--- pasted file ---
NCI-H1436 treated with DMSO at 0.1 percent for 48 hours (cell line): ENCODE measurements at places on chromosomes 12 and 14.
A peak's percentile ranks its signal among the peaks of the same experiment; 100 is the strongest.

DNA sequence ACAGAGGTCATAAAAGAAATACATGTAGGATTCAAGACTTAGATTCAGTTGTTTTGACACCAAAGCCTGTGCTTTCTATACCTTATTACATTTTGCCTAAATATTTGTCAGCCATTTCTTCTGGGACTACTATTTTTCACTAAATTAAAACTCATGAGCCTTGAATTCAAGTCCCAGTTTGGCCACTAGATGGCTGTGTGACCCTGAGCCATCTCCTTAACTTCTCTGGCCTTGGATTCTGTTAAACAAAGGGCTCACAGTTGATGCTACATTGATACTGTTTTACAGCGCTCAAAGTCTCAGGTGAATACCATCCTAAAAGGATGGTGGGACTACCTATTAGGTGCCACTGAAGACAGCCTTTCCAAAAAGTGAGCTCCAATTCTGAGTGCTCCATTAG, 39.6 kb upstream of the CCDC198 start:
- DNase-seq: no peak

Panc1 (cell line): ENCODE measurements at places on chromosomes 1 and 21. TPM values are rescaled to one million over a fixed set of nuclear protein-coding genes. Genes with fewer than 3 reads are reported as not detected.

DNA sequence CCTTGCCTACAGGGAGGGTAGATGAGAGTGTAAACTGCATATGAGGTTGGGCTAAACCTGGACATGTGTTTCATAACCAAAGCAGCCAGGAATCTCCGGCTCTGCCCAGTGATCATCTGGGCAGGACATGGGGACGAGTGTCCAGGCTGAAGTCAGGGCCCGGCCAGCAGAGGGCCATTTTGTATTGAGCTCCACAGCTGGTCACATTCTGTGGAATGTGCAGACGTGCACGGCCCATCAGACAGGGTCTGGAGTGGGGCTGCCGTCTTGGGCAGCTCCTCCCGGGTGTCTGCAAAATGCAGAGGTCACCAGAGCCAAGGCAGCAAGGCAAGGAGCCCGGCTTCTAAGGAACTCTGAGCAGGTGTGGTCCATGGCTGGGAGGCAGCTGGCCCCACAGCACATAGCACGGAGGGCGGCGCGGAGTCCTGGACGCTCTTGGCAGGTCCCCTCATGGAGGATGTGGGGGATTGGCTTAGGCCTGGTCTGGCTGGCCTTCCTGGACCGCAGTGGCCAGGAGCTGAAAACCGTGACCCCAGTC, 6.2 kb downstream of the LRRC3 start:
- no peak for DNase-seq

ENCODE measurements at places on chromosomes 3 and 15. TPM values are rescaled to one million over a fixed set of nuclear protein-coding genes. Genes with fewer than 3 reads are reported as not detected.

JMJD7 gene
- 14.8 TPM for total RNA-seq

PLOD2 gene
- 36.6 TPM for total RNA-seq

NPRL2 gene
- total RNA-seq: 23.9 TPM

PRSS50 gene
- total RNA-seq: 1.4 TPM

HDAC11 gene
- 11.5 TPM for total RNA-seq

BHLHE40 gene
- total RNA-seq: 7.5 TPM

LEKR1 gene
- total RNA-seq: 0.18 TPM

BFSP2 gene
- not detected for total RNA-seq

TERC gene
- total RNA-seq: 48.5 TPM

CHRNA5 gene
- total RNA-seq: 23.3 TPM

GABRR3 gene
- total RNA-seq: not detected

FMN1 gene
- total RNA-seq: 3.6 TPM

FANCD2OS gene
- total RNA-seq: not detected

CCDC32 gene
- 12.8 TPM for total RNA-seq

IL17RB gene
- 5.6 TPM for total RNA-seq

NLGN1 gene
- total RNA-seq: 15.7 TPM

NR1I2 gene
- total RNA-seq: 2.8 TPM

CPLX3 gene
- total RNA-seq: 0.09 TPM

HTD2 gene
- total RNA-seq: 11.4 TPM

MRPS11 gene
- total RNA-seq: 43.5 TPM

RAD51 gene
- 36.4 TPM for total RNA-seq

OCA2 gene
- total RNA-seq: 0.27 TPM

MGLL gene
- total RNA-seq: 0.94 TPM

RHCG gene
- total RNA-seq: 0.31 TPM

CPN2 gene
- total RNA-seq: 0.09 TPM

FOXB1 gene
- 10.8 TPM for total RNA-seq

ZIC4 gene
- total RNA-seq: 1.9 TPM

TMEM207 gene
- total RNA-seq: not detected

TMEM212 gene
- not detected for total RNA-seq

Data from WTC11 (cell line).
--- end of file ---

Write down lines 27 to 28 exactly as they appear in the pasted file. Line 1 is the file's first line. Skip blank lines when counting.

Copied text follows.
CHRNA5 gene
- total RNA-seq: 23.3 TPM